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Surgery mortality cut by guidelines

Wednesday June 26th, 2019

The use of global surgical guidelines has substantially reduced post-operative deaths in the Scottish NHS, a new report shows.

A team from the University of Birmingham, UK, examined the impact of the World Health Organisation Surgical Safety Checklist, which was launched in 2008 and has been widely implemented.

The looked at information on all 12,667,926 admissions to acute hospitals in Scotland between 2000 and 2014. Of these, 6,839,736 included a surgical procedure.

The overall inpatient mortality rate was 0.76% in 2000, falling to 0.46% in 2014.

Calculations suggested that use of the checklist was linked to a 36.6% reduction in mortality. The greatest reductions in mortality were seen in oesophagogastric (68.8%) and breast (69.3%) surgery.

Writing in The British Journal of Surgery, the authors add: “No such improvement trends were seen in the non-surgical cohort over this time frame.”

They conclude: “Since the implementation of the checklist, as part of an overall national safety strategy, there has been a reduction in perioperative mortality.”

The checklist was introduced in Scotland as part of the Scottish Patient Safety Programme between 2008 and 2010.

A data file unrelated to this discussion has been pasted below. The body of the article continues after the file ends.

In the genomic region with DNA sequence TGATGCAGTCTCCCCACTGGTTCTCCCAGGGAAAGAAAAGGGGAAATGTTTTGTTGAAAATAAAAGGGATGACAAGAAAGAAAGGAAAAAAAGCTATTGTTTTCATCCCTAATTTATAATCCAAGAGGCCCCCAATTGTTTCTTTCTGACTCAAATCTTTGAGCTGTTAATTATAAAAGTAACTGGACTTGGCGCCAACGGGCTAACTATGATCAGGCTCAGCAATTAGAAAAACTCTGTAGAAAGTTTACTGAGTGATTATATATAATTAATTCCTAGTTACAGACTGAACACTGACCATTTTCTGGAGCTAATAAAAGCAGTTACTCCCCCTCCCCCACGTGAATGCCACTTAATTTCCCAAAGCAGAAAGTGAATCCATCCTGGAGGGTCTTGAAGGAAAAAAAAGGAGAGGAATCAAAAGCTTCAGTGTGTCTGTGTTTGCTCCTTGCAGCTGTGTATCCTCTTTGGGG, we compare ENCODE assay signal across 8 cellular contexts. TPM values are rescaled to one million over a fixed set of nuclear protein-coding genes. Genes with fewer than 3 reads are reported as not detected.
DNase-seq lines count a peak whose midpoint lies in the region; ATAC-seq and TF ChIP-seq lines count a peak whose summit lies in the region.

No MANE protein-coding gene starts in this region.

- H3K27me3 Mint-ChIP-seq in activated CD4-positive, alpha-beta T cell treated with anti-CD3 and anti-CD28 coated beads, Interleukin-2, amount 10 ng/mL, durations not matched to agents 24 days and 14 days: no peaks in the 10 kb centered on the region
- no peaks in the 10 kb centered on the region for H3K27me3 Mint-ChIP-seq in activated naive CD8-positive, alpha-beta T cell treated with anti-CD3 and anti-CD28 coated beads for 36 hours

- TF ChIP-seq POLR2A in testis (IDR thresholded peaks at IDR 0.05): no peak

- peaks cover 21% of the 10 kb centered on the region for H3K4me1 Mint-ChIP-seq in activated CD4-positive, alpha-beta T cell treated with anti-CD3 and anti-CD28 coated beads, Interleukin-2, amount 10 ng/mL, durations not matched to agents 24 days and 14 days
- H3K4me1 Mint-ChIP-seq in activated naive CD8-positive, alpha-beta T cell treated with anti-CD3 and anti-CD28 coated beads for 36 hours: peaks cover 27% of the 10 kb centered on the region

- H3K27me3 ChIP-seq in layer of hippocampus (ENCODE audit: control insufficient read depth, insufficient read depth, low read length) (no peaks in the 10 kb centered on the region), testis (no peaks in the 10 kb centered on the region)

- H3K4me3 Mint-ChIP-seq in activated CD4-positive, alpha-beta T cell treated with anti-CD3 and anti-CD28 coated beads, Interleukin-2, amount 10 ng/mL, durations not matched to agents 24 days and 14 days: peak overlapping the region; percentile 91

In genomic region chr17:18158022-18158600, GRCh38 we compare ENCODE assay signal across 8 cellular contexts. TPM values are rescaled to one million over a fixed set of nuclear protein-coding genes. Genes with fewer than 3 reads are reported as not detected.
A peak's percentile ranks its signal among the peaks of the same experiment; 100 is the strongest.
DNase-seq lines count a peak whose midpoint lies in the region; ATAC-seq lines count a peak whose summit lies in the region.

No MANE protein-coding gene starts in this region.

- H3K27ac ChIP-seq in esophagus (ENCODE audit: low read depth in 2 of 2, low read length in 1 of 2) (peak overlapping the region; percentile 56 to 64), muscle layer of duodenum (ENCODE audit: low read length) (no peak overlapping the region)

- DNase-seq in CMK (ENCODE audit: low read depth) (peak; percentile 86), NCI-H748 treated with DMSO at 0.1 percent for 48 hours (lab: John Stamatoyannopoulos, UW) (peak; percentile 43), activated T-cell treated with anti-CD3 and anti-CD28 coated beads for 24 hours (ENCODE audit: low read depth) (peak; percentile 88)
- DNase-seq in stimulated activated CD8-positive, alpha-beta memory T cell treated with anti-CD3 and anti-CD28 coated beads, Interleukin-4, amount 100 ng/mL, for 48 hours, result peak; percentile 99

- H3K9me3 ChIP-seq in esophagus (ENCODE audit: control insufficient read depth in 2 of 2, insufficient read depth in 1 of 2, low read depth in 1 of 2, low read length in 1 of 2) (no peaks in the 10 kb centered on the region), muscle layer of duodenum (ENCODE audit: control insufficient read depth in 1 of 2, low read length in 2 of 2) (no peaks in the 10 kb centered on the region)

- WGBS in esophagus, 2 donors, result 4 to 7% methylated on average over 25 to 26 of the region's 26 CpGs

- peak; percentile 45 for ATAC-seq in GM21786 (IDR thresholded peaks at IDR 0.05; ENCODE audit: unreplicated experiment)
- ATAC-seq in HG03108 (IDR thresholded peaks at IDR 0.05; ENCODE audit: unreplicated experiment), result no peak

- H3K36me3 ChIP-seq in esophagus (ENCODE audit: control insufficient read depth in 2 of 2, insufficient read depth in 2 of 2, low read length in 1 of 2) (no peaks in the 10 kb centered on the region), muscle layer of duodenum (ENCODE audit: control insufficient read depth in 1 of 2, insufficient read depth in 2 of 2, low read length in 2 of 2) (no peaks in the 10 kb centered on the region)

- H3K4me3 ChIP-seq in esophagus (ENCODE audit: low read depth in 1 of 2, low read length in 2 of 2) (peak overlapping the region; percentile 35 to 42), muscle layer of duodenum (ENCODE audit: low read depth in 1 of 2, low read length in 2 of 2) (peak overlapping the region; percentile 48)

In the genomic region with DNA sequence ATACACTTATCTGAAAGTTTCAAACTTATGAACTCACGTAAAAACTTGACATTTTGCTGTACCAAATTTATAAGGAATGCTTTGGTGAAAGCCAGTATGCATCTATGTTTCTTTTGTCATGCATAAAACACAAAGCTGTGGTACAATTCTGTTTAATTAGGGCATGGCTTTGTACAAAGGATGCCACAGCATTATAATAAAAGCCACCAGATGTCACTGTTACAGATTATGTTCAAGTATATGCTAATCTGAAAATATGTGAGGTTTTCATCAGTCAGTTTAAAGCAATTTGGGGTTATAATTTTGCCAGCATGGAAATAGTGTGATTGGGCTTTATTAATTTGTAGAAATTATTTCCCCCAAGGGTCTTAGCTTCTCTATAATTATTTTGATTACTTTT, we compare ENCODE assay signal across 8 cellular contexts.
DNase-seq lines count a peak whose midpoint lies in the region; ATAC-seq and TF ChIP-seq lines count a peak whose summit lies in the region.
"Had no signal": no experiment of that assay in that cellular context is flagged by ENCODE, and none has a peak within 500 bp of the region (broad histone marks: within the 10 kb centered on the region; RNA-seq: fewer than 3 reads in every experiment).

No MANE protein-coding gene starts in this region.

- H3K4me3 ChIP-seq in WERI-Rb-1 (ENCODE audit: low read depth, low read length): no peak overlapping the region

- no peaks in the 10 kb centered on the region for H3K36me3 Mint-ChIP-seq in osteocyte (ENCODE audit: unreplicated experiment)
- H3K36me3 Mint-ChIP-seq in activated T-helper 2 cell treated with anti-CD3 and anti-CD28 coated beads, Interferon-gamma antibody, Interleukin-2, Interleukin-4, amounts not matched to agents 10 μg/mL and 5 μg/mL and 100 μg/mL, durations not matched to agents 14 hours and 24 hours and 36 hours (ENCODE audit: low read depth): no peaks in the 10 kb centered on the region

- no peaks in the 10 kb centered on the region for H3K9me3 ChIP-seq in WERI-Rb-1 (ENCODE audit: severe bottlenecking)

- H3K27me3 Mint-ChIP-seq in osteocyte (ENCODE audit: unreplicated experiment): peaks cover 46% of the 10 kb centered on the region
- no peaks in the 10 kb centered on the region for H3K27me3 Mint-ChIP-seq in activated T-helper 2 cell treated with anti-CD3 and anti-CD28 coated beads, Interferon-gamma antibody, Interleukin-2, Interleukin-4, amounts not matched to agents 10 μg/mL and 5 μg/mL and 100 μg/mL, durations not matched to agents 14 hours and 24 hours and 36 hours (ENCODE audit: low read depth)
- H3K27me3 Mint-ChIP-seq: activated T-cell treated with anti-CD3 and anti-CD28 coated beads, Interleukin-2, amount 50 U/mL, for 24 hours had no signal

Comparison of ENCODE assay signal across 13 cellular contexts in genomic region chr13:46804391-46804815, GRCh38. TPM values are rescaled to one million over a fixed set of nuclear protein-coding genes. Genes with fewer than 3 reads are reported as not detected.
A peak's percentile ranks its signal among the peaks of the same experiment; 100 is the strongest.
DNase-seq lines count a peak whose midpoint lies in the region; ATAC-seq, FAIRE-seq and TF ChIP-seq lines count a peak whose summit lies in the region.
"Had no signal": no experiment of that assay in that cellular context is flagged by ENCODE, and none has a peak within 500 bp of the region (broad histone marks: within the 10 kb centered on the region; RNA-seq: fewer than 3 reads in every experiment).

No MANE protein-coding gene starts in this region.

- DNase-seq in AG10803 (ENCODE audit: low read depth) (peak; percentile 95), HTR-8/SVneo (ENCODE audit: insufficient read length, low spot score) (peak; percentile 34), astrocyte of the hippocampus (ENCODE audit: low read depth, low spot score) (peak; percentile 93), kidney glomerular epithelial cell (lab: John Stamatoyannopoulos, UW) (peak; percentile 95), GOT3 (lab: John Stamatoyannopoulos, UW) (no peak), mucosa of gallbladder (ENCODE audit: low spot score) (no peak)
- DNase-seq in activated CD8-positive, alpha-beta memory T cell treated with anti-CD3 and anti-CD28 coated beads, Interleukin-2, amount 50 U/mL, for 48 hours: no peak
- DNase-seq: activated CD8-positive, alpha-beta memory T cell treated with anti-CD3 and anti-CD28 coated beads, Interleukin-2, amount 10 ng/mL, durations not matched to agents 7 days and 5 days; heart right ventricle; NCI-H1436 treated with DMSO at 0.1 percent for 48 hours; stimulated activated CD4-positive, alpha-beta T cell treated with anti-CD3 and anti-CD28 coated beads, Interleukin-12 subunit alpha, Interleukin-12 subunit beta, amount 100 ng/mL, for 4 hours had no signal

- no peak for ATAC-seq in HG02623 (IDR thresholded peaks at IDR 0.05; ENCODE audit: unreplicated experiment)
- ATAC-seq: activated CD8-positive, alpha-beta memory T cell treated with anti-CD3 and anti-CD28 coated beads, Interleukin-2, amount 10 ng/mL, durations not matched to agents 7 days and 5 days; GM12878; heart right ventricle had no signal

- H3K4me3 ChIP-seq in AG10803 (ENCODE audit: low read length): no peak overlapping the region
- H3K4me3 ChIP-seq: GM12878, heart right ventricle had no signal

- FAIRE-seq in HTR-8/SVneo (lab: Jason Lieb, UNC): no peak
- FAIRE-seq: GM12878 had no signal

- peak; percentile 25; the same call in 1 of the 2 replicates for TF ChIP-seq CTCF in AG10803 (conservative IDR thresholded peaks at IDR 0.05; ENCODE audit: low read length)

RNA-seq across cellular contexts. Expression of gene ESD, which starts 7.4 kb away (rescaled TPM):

Mr Aneel Bhangu commented: "Around the world 4.2 million people die every year within 30 days after surgery - with half of these deaths occurring in low and middle income countries. Identification of strategies to reduce postoperative mortality is now a global research priority.

"It is encouraging that despite having among the lowest baseline rates globally, both Scotland and England have achieved a greater than one-third reduction in overall perioperative mortality rate. Replicating these gains internationally could avoid thousands of postoperative deaths, with the greatest potential gains in low and middle income countries."

Ramsay, G. et al. Reducing surgical mortality in Scotland by use of the WHO Surgical Safety Checklist. British Journal of Surgery 16 April 2019 doi: 10.1002/bjs.11151

Tags: General Health | Internal Medicine | NHS | UK News

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